Below is from my latest editor’s letter from Living & Loving, which I *need* to share here too. I know it may sound odd that I have found friendship online, among people, many of whom I’ve never met, but these peeps often “get” me and kind of know us more than many of our real-life peeps. Odd. But true. And wonderful.
“I’m privileged to have lots of mommy friends in real life, and those on Twitter, Facebook and blogs who not only make me feel normal, but who are there to support me with every new tooth, guilt-ridden moment and 2am wakeup. Many of my best “friends” in the computer I’ve never met, but I feel we know each other really well, from our kids’ names and food preferences, to our hobbies and most best TV shows. We share our kids’ pictures and ogle over them, commiserate when one of our children has a fever, and celebrate each other’s milestones as if they were our own. We swap advice, dream about Saturday afternoon naps, and give a heads-up on the latest clothing sales.
The moms who I connect with are similar to me, I guess, in the fact that we’re all sometimes stumbling along, doing our best, never claiming we’re perfect and not shy to admit when we’ve given our kids cereal for supper, or gone a week without washing their hair. But what’s best is that we don’t judge each other for any of it, and that’s what makes it a unique and comforting connection, even if it is a cyber one, or via a Smartphone.
It would be so easy to judge another mom for co-sleeping with her children when it’s not your viewpoint, or be critical towards a mother for “only” breastfeeding for a month while you did so for a year, or get angry when kids get the naughty step when you’d never do that. Motherhood is tough, but it’s made easier with each other’s support, nurturing and, when called for, a sense of humour.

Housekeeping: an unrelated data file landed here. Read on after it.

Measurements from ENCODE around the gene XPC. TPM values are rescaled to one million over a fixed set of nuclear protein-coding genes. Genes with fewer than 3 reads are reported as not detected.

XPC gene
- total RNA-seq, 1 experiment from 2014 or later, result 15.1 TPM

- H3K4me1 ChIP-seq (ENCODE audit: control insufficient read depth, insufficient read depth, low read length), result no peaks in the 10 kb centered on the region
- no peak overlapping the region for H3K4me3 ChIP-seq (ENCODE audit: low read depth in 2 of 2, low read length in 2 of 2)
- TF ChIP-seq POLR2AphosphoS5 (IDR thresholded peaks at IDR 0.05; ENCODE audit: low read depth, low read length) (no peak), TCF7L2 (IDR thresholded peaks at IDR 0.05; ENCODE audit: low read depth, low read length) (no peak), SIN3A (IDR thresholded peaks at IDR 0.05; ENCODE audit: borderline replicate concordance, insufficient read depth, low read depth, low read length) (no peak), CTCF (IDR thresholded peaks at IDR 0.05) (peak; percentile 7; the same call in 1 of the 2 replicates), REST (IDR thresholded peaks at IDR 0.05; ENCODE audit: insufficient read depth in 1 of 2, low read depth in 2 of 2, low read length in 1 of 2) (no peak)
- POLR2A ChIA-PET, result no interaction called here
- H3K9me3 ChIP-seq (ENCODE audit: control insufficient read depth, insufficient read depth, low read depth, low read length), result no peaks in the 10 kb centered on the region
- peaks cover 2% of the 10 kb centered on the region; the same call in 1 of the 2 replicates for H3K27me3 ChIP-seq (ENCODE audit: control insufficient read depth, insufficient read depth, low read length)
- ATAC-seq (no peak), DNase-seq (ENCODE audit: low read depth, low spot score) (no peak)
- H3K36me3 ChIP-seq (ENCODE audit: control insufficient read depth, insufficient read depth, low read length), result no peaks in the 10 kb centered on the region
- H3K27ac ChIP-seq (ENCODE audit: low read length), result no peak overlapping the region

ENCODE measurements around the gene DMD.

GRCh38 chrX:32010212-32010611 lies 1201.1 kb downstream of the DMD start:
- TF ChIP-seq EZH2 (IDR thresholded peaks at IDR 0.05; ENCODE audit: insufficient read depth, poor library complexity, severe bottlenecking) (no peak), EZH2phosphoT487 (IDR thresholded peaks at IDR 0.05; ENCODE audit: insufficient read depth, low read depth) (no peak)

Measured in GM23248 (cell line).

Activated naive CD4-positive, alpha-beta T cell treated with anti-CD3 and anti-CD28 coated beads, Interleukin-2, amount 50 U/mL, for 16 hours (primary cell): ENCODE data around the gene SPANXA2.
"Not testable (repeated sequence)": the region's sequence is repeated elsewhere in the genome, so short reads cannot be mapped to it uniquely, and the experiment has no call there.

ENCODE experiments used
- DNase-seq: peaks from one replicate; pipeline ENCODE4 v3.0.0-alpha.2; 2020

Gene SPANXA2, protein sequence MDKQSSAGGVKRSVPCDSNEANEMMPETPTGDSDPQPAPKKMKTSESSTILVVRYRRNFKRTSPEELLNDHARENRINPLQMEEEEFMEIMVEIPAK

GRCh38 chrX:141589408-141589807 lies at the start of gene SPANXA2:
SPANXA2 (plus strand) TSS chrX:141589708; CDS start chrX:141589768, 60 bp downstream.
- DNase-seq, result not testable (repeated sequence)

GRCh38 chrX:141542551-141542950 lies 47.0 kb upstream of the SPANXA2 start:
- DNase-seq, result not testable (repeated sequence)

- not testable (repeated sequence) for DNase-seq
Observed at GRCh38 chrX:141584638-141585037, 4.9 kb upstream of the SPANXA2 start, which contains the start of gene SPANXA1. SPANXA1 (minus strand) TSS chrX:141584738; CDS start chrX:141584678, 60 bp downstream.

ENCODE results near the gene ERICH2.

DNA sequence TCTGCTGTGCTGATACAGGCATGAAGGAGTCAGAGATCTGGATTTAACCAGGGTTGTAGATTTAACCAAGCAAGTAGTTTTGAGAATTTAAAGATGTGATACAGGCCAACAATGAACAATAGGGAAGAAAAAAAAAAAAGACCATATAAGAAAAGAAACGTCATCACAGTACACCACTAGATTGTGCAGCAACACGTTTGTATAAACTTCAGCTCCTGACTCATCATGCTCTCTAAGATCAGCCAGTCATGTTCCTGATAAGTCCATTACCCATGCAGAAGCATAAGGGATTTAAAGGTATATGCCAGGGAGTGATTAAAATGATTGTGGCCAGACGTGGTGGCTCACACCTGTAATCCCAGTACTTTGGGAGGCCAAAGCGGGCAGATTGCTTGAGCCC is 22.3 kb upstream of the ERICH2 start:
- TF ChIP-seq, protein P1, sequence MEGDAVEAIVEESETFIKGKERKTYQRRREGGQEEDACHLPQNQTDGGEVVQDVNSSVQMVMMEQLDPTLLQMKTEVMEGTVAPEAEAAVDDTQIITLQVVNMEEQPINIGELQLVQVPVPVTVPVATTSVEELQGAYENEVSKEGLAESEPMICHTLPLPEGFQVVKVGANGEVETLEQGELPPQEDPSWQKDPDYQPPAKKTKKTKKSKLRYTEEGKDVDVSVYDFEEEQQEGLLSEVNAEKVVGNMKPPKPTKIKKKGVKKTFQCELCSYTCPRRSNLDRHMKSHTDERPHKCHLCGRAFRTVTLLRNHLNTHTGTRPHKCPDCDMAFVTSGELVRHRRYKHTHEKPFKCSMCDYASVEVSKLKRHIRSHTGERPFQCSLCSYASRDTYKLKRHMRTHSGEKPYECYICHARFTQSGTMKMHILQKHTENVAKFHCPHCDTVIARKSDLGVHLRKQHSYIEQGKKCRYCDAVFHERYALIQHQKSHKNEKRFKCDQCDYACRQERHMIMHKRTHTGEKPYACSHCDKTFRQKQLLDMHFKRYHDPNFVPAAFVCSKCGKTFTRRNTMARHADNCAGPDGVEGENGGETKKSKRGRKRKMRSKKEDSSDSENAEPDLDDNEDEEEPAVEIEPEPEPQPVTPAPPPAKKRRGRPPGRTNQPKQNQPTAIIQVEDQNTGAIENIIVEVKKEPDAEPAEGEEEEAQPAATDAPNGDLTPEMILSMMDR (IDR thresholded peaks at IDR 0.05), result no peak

To the moms I know face-to- face, and to those in the computer, thank you for the connections and compassion. I hope I can offer the same.”
Sometimes when I’m going through a challenging time with you, mainly to do with getting ready in the morning, or juggling things, I think in my head: “If only I could write an article like this in Living & Loving…”.
And by all means, I *could* write an article, but the truth is, some topics are only good in my head, and can offer very little in the way of practical advice and tips.
But I thought I’d share some topics that make good headlines, but very little else in the way of real, solid stuff. You’ll see where I’m going with them.
– How to gHD your hair with one hand, while holding your baby on your lap with the other hand.
– How to quietly slink into the shower without being noticed by your baby who will probably want to join you.
– How to apply mascara and eyeliner with one hand while holding your baby on your lap with the other hand.
– How to creep out to work without your baby seeing you.
– How to not feel like crap when you leave for work and your baby is sobbing.
– How to not think of your freshly painted nails when your baby needs your attention
– How to act suave when your baby is throwing a tantrum in public.
– How to ignore the baby milk mark/cereal stain on your black clothing towards the end of your work day.
– How to type a blog/Tweet/Facebook status/BBM or check your iPad while juggling curious baby fingers that also want to type/see/press.
– How to read an entire newspaper in one minute, before your baby takes it and tears it apart.
Max, you’re climbing on the couch as I type this so I know where this is heading (already you’ve pulled out the “enter” key on one of my laptops). So I’m off…